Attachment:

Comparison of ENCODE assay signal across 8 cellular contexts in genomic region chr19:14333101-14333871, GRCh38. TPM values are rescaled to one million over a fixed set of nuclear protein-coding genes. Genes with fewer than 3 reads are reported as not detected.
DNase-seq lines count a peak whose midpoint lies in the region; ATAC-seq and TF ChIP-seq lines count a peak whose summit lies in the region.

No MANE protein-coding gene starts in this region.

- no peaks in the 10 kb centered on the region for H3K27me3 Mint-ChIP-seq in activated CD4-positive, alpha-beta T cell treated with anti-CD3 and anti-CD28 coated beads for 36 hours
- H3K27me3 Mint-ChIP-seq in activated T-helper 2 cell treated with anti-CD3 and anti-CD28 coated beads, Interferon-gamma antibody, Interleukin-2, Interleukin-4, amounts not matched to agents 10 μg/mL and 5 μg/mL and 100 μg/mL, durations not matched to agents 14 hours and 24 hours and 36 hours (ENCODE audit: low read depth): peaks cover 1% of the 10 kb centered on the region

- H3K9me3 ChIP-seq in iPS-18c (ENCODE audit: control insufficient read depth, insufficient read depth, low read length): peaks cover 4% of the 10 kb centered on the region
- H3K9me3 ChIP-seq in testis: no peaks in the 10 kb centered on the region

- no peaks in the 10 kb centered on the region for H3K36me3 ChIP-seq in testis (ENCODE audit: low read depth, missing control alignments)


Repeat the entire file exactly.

Comparison of ENCODE assay signal across 8 cellular contexts in genomic region chr19:14333101-14333871, GRCh38. TPM values are rescaled to one million over a fixed set of nuclear protein-coding genes. Genes with fewer than 3 reads are reported as not detected.
DNase-seq lines count a peak whose midpoint lies in the region; ATAC-seq and TF ChIP-seq lines count a peak whose summit lies in the region.

No MANE protein-coding gene starts in this region.

- no peaks in the 10 kb centered on the region for H3K27me3 Mint-ChIP-seq in activated CD4-positive, alpha-beta T cell treated with anti-CD3 and anti-CD28 coated beads for 36 hours
- H3K27me3 Mint-ChIP-seq in activated T-helper 2 cell treated with anti-CD3 and anti-CD28 coated beads, Interferon-gamma antibody, Interleukin-2, Interleukin-4, amounts not matched to agents 10 μg/mL and 5 μg/mL and 100 μg/mL, durations not matched to agents 14 hours and 24 hours and 36 hours (ENCODE audit: low read depth): peaks cover 1% of the 10 kb centered on the region

- H3K9me3 ChIP-seq in iPS-18c (ENCODE audit: control insufficient read depth, insufficient read depth, low read length): peaks cover 4% of the 10 kb centered on the region
- H3K9me3 ChIP-seq in testis: no peaks in the 10 kb centered on the region

- no peaks in the 10 kb centered on the region for H3K36me3 ChIP-seq in testis (ENCODE audit: low read depth, missing control alignments)